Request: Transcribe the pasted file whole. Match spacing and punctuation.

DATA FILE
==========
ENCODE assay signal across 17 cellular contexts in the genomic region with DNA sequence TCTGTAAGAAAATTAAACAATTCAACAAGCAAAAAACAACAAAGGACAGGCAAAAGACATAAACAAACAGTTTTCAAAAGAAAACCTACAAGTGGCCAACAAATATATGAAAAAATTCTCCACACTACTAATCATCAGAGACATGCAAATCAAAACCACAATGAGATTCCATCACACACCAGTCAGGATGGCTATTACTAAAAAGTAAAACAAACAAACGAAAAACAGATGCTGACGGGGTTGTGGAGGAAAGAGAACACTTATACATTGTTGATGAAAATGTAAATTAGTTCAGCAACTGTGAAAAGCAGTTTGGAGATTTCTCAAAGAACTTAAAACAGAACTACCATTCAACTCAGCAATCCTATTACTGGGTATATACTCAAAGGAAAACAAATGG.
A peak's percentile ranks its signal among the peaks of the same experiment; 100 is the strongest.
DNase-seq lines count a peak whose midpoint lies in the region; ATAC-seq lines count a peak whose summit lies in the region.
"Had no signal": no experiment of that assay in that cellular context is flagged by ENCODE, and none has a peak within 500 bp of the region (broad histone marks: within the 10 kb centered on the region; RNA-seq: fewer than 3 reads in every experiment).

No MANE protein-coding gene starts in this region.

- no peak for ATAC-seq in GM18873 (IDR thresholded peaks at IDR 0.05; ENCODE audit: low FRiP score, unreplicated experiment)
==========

ENCODE assay signal across 17 cellular contexts in the genomic region with DNA sequence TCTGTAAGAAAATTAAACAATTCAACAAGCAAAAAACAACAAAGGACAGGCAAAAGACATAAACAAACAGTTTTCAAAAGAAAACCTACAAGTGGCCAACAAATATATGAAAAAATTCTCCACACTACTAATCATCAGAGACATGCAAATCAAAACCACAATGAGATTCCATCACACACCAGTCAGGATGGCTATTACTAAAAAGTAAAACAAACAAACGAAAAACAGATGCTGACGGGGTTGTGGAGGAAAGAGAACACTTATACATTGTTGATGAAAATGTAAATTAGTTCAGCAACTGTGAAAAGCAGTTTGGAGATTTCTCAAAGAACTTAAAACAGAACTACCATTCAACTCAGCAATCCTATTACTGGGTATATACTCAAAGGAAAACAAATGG.
A peak's percentile ranks its signal among the peaks of the same experiment; 100 is the strongest.
DNase-seq lines count a peak whose midpoint lies in the region; ATAC-seq lines count a peak whose summit lies in the region.
"Had no signal": no experiment of that assay in that cellular context is flagged by ENCODE, and none has a peak within 500 bp of the region (broad histone marks: within the 10 kb centered on the region; RNA-seq: fewer than 3 reads in every experiment).

No MANE protein-coding gene starts in this region.

- no peak for ATAC-seq in GM18873 (IDR thresholded peaks at IDR 0.05; ENCODE audit: low FRiP score, unreplicated experiment)